Volume 42 | Issue 1 | Page 115

The Contested Emerging International Norm and Practice of a Responsibility to Protect: Where are Regional Organizations?

by Stephen Kingah and Eva Seiwert

Abstract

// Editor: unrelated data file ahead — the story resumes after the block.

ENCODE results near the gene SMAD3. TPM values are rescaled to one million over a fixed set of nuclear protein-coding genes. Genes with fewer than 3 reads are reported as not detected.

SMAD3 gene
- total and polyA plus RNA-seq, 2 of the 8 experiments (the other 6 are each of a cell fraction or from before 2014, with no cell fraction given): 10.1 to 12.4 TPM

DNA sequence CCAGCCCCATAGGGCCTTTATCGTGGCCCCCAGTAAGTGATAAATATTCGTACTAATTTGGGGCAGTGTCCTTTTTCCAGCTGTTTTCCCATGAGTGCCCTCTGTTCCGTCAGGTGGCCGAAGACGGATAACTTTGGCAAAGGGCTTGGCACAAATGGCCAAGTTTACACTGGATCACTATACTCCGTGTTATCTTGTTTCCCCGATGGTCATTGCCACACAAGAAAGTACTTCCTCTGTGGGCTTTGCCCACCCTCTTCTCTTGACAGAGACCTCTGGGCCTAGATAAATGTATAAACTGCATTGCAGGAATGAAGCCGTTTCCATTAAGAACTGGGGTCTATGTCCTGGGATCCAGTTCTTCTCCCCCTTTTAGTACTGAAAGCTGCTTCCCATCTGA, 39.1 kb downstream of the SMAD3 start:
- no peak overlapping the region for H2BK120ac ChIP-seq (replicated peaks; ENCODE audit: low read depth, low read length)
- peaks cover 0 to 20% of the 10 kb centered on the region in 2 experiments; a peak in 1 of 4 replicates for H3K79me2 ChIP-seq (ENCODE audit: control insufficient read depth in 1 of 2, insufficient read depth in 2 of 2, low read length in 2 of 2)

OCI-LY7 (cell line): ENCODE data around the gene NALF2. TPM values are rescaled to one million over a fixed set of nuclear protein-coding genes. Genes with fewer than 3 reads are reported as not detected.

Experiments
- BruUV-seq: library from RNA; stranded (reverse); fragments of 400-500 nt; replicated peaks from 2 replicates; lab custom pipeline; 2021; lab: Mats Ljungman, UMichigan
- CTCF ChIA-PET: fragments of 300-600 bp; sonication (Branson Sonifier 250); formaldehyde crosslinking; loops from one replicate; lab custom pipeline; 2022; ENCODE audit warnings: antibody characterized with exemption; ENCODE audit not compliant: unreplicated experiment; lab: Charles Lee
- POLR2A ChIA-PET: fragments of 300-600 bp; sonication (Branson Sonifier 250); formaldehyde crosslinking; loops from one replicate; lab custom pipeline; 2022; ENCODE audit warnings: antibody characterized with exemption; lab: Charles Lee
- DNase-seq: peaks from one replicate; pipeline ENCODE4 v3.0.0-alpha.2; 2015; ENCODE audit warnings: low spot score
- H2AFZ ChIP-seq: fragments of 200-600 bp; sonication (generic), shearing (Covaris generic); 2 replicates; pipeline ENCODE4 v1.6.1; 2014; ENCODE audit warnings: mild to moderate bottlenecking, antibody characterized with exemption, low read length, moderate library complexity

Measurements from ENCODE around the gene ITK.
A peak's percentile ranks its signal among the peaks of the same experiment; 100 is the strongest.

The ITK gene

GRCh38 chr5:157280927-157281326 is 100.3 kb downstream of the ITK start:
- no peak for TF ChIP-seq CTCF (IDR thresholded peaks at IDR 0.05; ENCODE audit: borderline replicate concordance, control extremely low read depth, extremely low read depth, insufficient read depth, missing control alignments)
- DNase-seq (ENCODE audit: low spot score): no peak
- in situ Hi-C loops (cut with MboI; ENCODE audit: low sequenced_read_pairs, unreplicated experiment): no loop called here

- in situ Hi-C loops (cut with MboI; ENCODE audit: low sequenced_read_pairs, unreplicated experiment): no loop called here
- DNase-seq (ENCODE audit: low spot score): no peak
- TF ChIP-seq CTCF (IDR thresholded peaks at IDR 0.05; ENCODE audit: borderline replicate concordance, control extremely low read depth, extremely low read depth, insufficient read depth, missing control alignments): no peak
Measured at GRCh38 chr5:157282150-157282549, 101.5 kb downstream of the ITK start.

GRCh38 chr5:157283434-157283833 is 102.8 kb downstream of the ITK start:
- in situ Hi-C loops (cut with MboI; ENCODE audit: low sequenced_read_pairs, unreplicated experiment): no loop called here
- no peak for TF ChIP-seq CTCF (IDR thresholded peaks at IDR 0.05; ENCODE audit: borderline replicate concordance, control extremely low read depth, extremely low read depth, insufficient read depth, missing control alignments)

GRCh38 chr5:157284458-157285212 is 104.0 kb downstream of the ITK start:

The responsibility to protect (R2P) is a contested emerging international norm. It is in gestation but has garnered ample attention even if recent events have dampened the zeal that accompanied its initial reception in 2005. Some have argued that if well-articulated and implemented it has the potential to foster peace. However, this is a highly questionable claim especially in light of events that followed the removal from power of Col. Gaddafi in Libya. This article considers how regional organizations have fared on R2P in twelve locations regarded as (potential) humanitarian hotspots. These include: Afghanistan, Burundi, the Central African Republic (CAR), the Democratic Republic of Congo (DRC), Iraq, Libya, Myanmar, northeastern Nigeria, South Sudan, Syria, eastern Ukraine and Yemen. After identifying some of the challenges faced in meeting the demands of the norm, this article presents structural and operational ways in which states, the United Nations, and especially regional organizations could adapt to better adopt and implement the tenets of the norm in a manner that will mitigate the difficult problems associated with the norm.

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